Disney’s New Ride: “Great Moments with Tony Soprano”

It wasn’t long before the “Mouse House” started to flex its political muscle and the smoke coming out of City Hall wasn’t the smoke from Fantasmic!

Disney and the City of Anaheim have a long political relationship, that sometimes ends well and sometimes ends in disaster. When Disney owned the Anaheim Angels, the City bent over backwards to approve renovations to aging Anaheim Stadium. Disney responded by renaming the California Angels to the Anaheim Angels (and then it all went down hill later due to Arte Moreno’s geographically challenged naming scheme). When Michael Eisner had an idea to continue to profit off of Disney’s Mighty Ducks Movies, the Walt Disney Corporation was granted an expansion team by the NHL and Anaheim moved to annex additional land bordering the City of Orange to build the Anaheim Arena (later renamed to the Arrowhead Pond, and now the Honda Center under the Samueli’s). At one time three professional sports teams played within the city limits of Anaheim, but the Rams left for St. Louis and for the Rams the rest was history.

As for the theme park, Disney and Anaheim have made a long list of concessions to each other. During the initial planning for Disney’s California Adventure Park, Anaheim developed and zoned the area bordered by the 5 Freeway, Walnut Street, Anaheim Boulevard, and terminating past the Anaheim Convention Center as the Anaheim Resort District. This special district has special use regulations for items such as appearance, signs, zoning, and other items to make the area friendly to tourists. A similar district in Anaheim is the Platinum Triangle, a new high-rise residence area with shops and restaurants, a quasi-downtown, which is currently underdevelopment but far from the grasp of Disney. It’s the Anaheim Resort District, and the prospect of housing along with a possible “Third Gate” (the term that is thrown around when a new theme park is rumored to be in the planning stage), that is causing the biggest riff between the City and Disney that residents have ever seen.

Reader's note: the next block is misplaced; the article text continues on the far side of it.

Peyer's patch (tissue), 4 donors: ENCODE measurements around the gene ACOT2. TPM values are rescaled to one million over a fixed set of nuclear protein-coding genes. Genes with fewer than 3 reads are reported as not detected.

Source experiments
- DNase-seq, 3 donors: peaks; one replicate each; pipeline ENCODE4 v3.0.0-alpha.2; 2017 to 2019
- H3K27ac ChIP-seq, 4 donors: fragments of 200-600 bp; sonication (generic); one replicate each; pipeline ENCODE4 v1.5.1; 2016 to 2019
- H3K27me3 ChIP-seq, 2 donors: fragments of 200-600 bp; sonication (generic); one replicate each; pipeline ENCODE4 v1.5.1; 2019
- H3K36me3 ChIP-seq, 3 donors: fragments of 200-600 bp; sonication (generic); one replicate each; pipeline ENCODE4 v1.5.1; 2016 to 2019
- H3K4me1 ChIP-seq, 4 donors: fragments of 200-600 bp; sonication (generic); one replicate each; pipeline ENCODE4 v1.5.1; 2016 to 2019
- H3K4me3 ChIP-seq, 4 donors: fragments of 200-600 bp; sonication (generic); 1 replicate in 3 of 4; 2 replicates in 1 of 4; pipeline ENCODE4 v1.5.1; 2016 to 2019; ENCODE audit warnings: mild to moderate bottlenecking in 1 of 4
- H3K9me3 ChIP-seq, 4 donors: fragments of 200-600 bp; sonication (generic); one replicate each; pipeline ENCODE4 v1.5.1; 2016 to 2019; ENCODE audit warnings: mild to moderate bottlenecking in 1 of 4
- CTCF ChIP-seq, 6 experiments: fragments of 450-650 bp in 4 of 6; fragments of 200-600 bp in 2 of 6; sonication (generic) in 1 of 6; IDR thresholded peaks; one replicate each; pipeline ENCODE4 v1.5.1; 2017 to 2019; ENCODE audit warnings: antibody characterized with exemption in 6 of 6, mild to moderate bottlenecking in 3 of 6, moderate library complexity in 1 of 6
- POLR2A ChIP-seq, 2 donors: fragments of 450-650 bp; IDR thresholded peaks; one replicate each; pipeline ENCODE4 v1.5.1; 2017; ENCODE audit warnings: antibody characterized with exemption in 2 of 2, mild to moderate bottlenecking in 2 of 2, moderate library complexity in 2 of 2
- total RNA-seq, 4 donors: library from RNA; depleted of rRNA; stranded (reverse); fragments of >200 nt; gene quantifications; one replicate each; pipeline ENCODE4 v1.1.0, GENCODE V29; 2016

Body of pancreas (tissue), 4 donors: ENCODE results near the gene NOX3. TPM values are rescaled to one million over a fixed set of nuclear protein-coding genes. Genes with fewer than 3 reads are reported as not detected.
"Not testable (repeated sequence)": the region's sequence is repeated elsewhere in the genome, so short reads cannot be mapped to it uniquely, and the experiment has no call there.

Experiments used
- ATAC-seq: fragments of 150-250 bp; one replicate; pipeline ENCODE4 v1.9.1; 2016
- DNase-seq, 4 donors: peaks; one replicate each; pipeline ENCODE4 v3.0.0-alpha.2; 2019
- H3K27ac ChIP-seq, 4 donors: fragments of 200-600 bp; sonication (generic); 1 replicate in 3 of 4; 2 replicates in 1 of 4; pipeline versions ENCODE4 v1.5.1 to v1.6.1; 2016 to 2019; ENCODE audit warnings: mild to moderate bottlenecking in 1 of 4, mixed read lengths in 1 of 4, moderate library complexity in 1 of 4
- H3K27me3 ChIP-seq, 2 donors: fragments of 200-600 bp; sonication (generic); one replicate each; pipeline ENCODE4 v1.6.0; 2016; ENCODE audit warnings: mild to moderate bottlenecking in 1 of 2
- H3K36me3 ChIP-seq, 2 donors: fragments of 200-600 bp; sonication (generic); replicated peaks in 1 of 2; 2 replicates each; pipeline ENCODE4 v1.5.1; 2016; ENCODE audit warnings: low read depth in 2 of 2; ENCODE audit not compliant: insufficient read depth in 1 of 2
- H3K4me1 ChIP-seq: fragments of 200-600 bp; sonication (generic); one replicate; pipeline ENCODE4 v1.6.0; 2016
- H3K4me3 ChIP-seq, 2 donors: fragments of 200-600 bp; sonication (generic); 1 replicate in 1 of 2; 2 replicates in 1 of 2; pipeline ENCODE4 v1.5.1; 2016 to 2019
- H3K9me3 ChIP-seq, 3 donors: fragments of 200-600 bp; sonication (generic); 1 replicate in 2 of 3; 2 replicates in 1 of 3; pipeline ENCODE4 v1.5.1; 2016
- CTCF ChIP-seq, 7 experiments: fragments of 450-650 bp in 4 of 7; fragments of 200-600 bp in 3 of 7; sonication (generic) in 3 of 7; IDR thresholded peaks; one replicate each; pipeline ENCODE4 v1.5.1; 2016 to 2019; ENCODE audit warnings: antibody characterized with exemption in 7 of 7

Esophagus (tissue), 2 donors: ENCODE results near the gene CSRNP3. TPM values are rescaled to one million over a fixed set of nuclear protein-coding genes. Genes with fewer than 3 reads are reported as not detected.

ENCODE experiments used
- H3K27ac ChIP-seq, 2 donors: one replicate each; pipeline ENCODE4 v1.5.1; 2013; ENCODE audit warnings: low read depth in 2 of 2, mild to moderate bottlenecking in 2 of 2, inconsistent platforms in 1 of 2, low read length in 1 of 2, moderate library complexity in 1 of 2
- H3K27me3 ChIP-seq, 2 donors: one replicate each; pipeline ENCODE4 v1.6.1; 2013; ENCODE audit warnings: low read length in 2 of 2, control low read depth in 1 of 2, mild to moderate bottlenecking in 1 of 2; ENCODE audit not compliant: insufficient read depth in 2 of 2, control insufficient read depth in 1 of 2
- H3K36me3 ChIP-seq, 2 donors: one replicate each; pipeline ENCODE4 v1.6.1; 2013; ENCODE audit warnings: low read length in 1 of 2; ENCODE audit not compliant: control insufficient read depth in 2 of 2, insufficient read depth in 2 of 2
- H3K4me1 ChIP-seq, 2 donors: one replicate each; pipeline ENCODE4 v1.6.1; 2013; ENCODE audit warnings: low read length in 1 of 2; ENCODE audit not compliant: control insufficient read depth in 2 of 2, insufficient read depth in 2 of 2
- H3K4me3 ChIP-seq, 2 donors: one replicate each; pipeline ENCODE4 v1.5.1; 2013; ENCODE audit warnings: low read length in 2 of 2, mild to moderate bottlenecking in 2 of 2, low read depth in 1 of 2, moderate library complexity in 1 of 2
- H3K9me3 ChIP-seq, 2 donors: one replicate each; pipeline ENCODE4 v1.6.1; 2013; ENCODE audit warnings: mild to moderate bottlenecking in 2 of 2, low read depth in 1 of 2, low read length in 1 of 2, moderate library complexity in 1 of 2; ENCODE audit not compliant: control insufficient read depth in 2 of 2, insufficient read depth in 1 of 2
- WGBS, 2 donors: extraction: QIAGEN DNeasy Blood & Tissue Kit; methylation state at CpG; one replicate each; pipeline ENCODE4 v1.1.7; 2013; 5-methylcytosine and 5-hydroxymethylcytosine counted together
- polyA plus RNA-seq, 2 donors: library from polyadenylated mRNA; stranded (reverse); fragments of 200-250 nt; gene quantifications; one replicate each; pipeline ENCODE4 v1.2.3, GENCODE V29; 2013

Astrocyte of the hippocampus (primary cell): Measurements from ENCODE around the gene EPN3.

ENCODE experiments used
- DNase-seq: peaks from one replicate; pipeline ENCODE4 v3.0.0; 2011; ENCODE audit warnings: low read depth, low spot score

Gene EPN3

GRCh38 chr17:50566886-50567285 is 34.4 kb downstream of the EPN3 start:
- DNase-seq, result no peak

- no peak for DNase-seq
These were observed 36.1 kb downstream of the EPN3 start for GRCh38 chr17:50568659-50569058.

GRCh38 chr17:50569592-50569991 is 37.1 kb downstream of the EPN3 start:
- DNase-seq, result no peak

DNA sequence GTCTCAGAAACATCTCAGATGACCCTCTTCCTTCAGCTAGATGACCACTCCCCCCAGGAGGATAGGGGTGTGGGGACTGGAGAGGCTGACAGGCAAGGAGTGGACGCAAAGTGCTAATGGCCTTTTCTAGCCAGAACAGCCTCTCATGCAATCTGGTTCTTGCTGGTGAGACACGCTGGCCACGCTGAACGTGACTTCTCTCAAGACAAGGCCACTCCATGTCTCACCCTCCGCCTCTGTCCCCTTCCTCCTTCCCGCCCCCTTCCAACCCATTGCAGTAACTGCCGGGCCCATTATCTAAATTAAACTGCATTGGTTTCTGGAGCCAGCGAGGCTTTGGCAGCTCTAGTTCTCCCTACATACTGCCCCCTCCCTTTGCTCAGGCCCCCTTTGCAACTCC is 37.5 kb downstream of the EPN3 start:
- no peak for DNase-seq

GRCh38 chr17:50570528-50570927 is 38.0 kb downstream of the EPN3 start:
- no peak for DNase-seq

There have been issues in the past in the Resort District, from the fallout from fireworks in neighborhoods north of Disneyland, the land grab from a local Anaheim family that grew strawberries for generations before eminent domain took their farmland for “the largest parking structure in the United States,” the organizations of unions (or the unions splitting due to disagreement), and traffic flow. Each of these issues only affect those living to the north, or are the ones who barely make ends meet in the few remaining motels that border the resort district to the east, residents who need help and affordable housing the most.

Disney believes they are acting in the best interest of Anaheim residents by creating SOAR (Save Our Resort Area), a Disney supported political group with the support of local businesses and Tourism Officials in the Resort District. Disneyland Resort President Ed Grier, in a press conference to reporters, stated that Disney’s introduction of a ballot measure was “a permanent solution to protect the resort.” All 2.2 square miles of it, the City of Anaheim stretches out far beyond 2.2 square miles.